Camp News & Blog

2020 Final Campfire

It has rained every day at our house since we put the announcement out to cancel Summer 2020. I wish I could make this stuff up. It was raining at camp on Thursday, too. It seems like Mother Nature wants to console our feelings with her waters and, to some point, mask our tears.

As I said in the video, we need to grieve this loss. We need to be sad and talk about it when we are ready. I’m sad for the first time campers and their families – this is certainly not the experience we wanted for you all. We are all sad for the kids who love their summers at Weequahic more than anything else. I’m sad for the staff who have planned, many for 10 months, to get to camp. I’m even sad for our local ice cream spots, Scoops and Jerichos, and our friends at the Villa Como who serve some of the best pizza on the east coast!

I received this note yesterday from one of our alums:

I thought about how I would feel reading your cancellation note, if I had spent the past 10 months eagerly awaiting my return to the best place on earth, as I did when I was a camper. Since my amazing CIT and final summer, whenever June rolls around I often find myself thinking about what those kids must be feeling as they make the journey to camp, and I remember that amazing feeling of nervous excitement and energy as that famous sign on Woods Road grew closer and closer in sight. I know and trust that 2021 will be the greatest Weequahic summer to date, and that you, Kate and the whole team will work so hard over the coming year to make sure that becomes a reality. Till then I hope you guys can survive with no opening day, no Friday night campfires, no Tribals, no taps at HQB, no gaga, no canteen, no Color War, no turning and facing the lake.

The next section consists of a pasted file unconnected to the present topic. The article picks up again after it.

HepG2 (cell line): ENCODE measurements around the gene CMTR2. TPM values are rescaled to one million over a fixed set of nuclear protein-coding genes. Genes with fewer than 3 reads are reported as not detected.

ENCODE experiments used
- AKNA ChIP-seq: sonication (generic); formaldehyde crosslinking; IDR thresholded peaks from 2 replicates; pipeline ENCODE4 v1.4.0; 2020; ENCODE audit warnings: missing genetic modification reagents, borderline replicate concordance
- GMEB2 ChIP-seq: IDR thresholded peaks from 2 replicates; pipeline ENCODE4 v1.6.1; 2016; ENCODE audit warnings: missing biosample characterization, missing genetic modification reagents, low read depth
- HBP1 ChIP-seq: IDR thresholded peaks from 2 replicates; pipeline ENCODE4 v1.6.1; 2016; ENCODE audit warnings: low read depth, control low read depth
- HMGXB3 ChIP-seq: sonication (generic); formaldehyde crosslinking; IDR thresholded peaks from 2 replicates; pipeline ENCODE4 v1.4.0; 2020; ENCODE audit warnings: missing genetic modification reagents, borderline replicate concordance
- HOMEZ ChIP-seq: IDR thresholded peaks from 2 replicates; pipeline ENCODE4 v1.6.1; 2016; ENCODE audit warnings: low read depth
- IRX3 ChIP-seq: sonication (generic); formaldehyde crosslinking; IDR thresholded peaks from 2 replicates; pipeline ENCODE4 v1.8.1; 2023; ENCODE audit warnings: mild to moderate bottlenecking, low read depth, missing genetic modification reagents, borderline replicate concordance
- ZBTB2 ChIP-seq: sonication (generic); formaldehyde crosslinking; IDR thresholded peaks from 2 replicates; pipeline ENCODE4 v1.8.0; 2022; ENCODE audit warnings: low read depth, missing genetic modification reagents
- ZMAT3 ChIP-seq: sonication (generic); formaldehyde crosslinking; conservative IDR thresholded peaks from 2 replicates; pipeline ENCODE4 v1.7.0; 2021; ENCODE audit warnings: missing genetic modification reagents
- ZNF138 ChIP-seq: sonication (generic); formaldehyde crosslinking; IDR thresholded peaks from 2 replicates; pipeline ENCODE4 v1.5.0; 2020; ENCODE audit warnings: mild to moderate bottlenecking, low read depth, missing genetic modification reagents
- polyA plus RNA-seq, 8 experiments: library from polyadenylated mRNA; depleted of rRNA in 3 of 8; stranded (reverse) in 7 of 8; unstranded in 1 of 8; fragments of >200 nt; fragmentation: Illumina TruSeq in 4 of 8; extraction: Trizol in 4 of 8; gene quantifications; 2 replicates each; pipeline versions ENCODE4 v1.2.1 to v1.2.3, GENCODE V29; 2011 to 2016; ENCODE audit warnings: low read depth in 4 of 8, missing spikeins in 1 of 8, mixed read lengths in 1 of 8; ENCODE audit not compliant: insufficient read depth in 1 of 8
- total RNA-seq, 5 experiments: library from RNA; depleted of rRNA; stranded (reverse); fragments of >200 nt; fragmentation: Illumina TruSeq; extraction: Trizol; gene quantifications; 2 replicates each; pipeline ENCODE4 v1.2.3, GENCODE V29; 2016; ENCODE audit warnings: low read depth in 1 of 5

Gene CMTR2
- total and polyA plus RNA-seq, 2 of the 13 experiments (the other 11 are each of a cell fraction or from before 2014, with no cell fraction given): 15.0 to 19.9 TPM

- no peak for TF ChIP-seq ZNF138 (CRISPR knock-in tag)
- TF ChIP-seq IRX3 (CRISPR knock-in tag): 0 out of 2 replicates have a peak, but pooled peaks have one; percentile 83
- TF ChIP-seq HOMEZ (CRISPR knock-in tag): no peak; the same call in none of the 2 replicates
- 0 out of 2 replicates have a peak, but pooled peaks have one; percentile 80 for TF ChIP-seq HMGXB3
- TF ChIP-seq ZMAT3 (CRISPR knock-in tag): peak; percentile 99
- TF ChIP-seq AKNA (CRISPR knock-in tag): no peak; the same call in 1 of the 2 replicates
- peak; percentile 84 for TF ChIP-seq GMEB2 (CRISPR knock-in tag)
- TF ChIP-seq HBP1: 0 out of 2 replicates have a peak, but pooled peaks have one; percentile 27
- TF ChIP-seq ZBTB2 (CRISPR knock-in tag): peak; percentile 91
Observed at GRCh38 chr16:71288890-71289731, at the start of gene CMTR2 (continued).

Yes, Ben, we will survive. In fact, we are going to learn to thrive through this situation. Life is not about avoiding the storms. Life is about dancing in the rain.

Dancing Between Mountain Tops

Well, it’s raining right now. And that’s ok. Life is not a constant string of successes. In fact, we’ve seen it’s not that great for people to only succeed. Growth can only come from facing new challenges and overcoming them.

Kate reminded me of something a little while ago. We all talk about getting to the top of the mountain. It’s a great anaology – we look up to these majestic peaks, some dappled in snow. We are striving and working to get to the top.

Have you ever been on the top of a mountain? I have and let me tell you – there’s a great view and nothing but dirt and rocks. Nothing grows on the top of a mountain. And, it’s normally not big enough for lots of friends.

The richest place for growth is down in the valley. We have slid down the last wonderful mountain we’ve climbed and found ourselves in the darkest valley yet. Two things will help learn our way out of this valley: our friends and our values.

How will we stay connected while separated by miles and miles? Well, we thought we’d hold some bunk zoom calls, a few more digital campfires, a letter writing campaign, and fun online tutorials from our amazing Weequahic staff. I’m sure a few of the guys and the girls will find each other on Fortnite. I implore you all to be kind and welcoming to all of the Weequahic family online. It’s easy to be mean or cut people off. However, we are all worthy of love and attention. Let the values we talk about so often at camp shine through when interacting with your friends.

Gratitude, Attitude and Courage

Speaking of our values, I want to touch on each one:

For what will you be grateful for at the end of this very strange and suddenly wide-open summer. I’ve been asking myself that question for several days in the hopes of pulling my spirits up. I hadn’t planned to have a ‘summer off’ until I retired from camping, many, many years in the future. And, while I’ll be heading up to camp often, I won’t be there all summer.

So, no matter the circumstances, I want my future self to be grateful to have made the most of it.